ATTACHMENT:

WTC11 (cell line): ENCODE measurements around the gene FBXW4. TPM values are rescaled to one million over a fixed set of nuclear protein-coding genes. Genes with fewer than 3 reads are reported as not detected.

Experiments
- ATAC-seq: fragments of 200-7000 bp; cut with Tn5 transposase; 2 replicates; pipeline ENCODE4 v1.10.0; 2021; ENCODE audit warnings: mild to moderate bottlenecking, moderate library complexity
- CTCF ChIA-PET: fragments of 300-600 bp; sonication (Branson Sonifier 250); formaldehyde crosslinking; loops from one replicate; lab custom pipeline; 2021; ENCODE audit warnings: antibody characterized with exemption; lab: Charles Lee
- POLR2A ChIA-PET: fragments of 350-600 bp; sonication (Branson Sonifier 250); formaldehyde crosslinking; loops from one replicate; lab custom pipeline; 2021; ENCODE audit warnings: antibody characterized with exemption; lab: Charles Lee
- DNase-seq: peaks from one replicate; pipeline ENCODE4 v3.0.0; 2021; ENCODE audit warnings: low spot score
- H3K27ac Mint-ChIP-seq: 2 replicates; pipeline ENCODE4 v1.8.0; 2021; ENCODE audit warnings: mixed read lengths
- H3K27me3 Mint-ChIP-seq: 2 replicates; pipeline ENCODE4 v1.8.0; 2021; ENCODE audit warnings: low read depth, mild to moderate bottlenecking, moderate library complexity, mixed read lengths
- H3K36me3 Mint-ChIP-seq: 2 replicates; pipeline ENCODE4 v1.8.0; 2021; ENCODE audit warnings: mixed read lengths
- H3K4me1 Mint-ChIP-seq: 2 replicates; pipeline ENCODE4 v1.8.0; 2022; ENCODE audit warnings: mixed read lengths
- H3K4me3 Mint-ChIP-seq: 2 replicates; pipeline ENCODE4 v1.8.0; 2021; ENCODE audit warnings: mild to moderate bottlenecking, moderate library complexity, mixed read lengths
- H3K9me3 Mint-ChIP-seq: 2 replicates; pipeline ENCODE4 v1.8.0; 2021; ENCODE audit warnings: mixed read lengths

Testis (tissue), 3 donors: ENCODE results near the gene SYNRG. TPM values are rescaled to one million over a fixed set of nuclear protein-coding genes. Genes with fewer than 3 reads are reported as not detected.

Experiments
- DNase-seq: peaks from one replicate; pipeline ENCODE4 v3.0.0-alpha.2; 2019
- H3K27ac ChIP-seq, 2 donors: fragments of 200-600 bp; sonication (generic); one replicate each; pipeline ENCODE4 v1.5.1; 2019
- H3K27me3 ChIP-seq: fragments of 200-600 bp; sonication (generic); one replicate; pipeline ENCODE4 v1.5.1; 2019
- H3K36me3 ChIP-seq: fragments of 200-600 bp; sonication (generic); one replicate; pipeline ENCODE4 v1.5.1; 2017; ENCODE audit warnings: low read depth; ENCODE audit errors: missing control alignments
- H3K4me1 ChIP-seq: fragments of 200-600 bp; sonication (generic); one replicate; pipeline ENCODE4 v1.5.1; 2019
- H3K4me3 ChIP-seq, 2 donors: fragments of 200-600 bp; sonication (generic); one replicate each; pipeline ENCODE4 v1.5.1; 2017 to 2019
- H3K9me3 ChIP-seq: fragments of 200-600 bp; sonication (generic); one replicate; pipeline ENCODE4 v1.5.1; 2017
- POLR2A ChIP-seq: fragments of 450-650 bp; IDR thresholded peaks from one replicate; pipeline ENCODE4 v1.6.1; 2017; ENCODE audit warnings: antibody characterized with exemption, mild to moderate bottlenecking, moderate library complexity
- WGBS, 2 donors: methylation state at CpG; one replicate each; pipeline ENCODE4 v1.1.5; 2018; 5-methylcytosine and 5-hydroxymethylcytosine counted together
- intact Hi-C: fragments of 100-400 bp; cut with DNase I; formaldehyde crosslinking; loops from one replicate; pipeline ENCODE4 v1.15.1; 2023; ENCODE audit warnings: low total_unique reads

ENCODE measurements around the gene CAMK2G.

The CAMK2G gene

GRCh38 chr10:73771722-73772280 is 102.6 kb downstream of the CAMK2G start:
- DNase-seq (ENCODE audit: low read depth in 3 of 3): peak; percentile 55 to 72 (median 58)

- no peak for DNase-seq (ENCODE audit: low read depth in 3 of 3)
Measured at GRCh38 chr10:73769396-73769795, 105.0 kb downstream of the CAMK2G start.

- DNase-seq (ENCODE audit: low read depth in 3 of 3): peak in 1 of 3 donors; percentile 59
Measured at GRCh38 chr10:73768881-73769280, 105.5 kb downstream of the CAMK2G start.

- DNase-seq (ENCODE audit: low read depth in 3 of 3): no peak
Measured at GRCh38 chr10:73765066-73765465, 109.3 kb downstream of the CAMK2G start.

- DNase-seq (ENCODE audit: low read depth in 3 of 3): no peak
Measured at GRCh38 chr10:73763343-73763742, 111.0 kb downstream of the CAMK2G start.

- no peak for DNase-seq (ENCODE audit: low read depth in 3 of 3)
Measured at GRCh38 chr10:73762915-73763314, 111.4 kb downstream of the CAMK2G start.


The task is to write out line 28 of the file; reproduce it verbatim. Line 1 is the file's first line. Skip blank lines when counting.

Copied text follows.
- DNase-seq (ENCODE audit: low read depth in 3 of 3): peak; percentile 55 to 72 (median 58)